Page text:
Dalai Lama’s French translator sits down with the Daily

Tom Moran

For almost 20 years, Matthieu Ricard has served as the French translator for the Dalai Lama. Ricard, a bestselling author, award-winning photographer, doctor of cellular genetics and Buddhist monk, will speak at Northrop Auditorium today about cultivating one’s inner conditions for genuine happiness.

On Thursday, he spoke with The Minnesota Daily to discuss his philosophies and the controversies surrounding Tibet.

So tell me about your new book on happiness and meditation.

Well, it’s mostly about happiness. Meditation is an exotic term. What it really means is to cultivate or become familiar with something.

Meditation is not just emptying your mind and sitting quiet and relaxing. It’s really about transforming what you are and the quality of every instant of your life. So that’s actually cultivating skills that inner condition for genuine happiness, rather than always putting your hopes and dreams in the outer conditions.

Why is happiness so important and what does it mean?

Happiness is not just euphoria or jumping for excitement every moment, and it’s not an endless succession of pleasurable experiences. That’s a recipe for exhaustion. And so, happiness is a way of being.

A way of being, the more you experience it, the more it deepens, the more it becomes stable. It doesn’t depend on the outer circumstances for the very good reason that it is what gives you the resources to deal with confidence and what you encounter in life. So if it’s just a tool to deal with whatever comes your way it can’t be too vulnerable to the ups and downs of life. So it’s a very different thing than just pleasurable sensations.

Could you talk about your relationship with the Dalai Lama?

I had the fortune to learn with some of the greatest Tibetan Buddhist teachers, and one of my teachers happened to be one of the Dalai Lama’s teacher. So I used to meet the Dalai Lama on and off. Then from 1989, just before he received a Nobel Peace Prize, I became his French interpreter.

Since I’ve lived in the East for 40 years in the Himalayas now, I also have developed humanitarian projects inside Tibet, and in Nepal and India. I’m also quite involved in following the tragedy that is unfolding now in Tibet with the brutal repression on the part of the Chinese authorities.

Your trip to the United States, is it political at all?

Well I do answer questions whenever they come in interviews, and I still do a lot with the European media. But mostly it was to do this conference here tomorrow and then also to participate in the meeting between the Dalai Lama and doctors and scientists in Rochester.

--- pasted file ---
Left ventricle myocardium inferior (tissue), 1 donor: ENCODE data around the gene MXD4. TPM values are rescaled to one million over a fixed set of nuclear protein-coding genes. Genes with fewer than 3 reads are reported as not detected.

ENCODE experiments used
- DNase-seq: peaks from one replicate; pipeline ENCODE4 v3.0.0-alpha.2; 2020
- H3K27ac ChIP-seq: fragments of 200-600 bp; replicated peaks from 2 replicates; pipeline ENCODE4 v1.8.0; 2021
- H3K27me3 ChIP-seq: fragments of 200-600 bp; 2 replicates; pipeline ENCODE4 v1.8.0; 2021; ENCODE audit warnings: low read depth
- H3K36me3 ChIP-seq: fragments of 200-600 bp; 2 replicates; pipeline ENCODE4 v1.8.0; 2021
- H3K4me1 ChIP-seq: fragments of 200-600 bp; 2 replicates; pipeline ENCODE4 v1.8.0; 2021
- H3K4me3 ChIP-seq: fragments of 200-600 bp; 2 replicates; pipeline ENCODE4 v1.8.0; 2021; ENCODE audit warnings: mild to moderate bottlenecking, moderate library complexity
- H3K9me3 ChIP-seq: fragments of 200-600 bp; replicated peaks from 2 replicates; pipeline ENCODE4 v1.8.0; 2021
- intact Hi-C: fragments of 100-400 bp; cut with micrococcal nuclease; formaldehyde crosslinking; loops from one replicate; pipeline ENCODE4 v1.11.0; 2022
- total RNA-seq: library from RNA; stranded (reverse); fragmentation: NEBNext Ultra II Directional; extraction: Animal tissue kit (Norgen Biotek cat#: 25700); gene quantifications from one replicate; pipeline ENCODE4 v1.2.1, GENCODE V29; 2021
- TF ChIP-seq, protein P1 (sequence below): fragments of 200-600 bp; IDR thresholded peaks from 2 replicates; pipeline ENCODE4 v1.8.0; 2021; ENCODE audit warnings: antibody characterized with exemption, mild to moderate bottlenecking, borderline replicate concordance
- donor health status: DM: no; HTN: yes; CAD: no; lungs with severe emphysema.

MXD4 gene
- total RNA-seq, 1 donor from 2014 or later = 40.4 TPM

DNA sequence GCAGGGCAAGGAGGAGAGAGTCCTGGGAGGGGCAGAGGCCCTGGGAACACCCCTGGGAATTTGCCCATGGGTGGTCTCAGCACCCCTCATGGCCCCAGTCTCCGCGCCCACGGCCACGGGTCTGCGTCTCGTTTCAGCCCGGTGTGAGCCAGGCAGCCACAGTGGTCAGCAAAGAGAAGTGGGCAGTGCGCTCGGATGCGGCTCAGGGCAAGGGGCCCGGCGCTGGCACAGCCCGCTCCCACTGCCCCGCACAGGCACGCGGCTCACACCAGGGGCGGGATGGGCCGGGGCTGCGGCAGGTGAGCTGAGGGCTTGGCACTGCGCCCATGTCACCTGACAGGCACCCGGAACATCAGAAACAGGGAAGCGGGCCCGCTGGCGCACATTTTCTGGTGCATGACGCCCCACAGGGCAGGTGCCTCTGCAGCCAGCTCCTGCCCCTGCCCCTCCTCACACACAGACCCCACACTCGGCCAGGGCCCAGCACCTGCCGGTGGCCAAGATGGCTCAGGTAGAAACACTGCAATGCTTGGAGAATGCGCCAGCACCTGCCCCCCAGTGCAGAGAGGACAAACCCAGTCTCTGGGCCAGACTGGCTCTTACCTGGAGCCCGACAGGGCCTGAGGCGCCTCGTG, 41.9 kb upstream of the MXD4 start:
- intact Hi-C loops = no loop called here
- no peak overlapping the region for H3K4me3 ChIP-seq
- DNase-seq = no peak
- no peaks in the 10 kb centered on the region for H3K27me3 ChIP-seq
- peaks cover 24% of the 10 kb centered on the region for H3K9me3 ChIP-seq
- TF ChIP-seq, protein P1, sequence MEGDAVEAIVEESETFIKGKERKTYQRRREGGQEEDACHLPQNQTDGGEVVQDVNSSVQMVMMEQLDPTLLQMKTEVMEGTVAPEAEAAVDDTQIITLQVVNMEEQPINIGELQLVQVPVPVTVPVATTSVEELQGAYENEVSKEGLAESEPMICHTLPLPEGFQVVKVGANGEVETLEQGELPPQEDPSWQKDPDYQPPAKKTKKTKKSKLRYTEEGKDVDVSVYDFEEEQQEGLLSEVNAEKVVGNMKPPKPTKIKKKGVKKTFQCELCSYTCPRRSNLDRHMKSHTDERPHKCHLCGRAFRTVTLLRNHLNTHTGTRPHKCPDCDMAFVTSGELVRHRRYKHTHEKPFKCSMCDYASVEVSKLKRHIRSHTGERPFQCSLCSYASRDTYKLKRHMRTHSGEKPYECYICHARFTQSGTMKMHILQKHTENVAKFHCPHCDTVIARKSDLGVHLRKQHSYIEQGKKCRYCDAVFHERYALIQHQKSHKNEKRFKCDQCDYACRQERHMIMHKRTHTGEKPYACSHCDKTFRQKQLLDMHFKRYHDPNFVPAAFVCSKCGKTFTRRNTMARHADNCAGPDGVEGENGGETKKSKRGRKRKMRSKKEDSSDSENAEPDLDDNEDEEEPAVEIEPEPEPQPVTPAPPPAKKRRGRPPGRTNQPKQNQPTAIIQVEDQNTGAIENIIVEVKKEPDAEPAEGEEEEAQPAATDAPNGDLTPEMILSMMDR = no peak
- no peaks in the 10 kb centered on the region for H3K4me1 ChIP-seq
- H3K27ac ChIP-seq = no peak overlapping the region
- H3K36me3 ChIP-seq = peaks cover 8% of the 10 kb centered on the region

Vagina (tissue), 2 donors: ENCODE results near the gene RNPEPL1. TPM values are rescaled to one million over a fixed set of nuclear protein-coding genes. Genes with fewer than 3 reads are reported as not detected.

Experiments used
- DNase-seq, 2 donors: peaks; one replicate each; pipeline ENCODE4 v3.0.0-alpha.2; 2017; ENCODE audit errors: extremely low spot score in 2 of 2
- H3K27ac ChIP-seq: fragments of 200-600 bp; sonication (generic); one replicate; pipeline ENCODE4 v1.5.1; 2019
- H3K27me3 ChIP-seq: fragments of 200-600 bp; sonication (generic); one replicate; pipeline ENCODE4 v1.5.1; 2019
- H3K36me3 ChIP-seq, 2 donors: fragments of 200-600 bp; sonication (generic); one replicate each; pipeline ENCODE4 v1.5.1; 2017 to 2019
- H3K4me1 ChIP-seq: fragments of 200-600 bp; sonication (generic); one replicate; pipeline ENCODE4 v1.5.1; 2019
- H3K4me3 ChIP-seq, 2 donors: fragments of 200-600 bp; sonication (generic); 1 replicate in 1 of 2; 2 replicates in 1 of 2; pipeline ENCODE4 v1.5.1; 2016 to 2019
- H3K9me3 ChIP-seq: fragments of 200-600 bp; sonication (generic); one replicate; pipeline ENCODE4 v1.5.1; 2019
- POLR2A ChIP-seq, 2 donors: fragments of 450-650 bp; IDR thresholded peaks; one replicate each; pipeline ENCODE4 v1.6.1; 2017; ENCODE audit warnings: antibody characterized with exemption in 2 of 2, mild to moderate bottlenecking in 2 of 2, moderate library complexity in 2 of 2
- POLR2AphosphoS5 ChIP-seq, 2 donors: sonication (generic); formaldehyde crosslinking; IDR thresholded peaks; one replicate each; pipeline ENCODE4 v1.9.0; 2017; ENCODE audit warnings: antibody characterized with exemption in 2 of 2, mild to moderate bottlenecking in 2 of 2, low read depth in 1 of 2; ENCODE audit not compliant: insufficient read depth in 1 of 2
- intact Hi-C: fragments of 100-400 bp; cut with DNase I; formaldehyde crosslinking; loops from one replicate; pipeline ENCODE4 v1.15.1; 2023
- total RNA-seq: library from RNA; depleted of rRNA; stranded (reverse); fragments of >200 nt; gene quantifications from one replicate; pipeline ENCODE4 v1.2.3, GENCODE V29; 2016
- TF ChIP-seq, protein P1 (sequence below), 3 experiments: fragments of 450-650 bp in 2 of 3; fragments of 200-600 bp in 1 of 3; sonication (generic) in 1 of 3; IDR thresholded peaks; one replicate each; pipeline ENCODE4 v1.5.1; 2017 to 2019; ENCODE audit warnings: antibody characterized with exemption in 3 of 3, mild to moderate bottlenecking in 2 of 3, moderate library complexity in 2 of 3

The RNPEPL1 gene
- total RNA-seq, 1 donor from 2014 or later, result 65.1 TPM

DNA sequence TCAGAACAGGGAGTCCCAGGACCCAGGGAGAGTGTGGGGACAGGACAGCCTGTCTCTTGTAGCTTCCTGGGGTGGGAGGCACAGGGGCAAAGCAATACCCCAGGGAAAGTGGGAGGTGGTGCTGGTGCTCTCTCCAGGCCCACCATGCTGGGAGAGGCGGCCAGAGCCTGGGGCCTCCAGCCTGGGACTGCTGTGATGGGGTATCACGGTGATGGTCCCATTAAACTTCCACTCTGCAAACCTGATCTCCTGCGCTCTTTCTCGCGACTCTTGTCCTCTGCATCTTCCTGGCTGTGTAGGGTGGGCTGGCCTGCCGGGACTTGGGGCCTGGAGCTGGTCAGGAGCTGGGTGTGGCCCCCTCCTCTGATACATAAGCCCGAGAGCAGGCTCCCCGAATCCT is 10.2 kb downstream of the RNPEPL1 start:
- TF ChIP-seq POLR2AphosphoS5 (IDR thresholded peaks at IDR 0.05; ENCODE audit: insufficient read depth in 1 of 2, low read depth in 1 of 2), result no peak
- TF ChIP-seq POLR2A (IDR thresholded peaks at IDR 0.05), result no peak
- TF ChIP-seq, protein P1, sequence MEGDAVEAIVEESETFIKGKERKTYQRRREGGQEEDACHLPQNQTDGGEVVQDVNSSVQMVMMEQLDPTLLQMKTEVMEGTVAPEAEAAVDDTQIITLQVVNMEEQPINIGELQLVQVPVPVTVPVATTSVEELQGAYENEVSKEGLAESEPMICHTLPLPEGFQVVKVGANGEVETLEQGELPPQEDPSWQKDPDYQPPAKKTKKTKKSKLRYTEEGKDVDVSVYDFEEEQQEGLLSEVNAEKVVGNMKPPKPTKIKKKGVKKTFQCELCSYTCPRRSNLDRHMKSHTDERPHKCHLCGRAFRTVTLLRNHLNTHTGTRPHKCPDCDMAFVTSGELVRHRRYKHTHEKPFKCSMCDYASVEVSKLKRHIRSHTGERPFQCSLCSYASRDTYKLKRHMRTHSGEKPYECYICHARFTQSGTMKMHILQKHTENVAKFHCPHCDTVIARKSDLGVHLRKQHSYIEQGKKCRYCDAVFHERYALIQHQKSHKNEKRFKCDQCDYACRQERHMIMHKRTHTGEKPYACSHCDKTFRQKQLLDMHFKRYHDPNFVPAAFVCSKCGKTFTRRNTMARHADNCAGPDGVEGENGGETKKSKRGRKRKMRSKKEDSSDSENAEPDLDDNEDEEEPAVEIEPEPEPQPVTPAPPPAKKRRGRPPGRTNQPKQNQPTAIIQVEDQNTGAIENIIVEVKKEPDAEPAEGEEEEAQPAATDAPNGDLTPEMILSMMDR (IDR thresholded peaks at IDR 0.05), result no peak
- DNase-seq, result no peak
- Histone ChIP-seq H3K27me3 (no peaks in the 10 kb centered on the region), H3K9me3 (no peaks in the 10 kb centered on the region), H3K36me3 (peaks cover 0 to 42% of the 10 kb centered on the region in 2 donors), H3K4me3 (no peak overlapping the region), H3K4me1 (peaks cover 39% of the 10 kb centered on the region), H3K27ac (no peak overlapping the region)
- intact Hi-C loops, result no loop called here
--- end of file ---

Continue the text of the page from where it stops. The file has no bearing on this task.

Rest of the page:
What do you think students in Minnesota could do to lend their support to those in Tibet if they wanted to?

So there’s two ways to know that also young people care, maybe write to their congressperson. And also, since there must be many Chinese brothers and sisters at the University, they get a very biased picture from Chinese media that just speak of a few Tibetan hooligans that want to split the country and then this person, the Dalai Lama, that is against the Olympics. This cannot be further from the truth.

This should be understood, this is not a splitist struggle. This is just for human rights, for freedom – freedom of religion, freedom of culture, freedom of language and freedom of aspiration. People want to live the way they want.

The Dalai Lama has always advocated nonviolence, dialogue with China, and is facing a blunt, sort of nondialogue answer. And he’s been treated by them as a snake dressing in monk’s robes. So more peaceful and nonviolent and open to dialogue is hard to find.

I think young Chinese friends should know a more objective feature of Tibet. This is not anti-Chinese; the Dalai Lama always speaks of his Chinese brothers and sisters and he made a beautiful appeal for our two communities to be at peace and live in harmony. It is something that is against the oppression from the government and not in any way against the Chinese people and again he’s still supporting the Olympics.

You’re a photographer, author and humanitarian, does any of your passions rise above the others?

My deep longing is to spend more time in the Himalayas because that’s where I’m able to go deeper in my spiritual practice and somehow build up the necessary compassion, altruism and wisdom. Not that I have a lot of it, but it is the way to build it further. And so I think we need inner transformation to better transform the world.

Is your inner transformation ever complete?

It can be. In my case, it’s such a long way, I don’t see it complete soon. In Buddhist terms, what we call Buddhahood, the state of Buddha, is precisely a state where all the shadows of mental confusion and mental poisons have been removed and there is only the light of wisdom and compassion. So this is the ultimate reach of my training. In that sense, yes, it can be complete.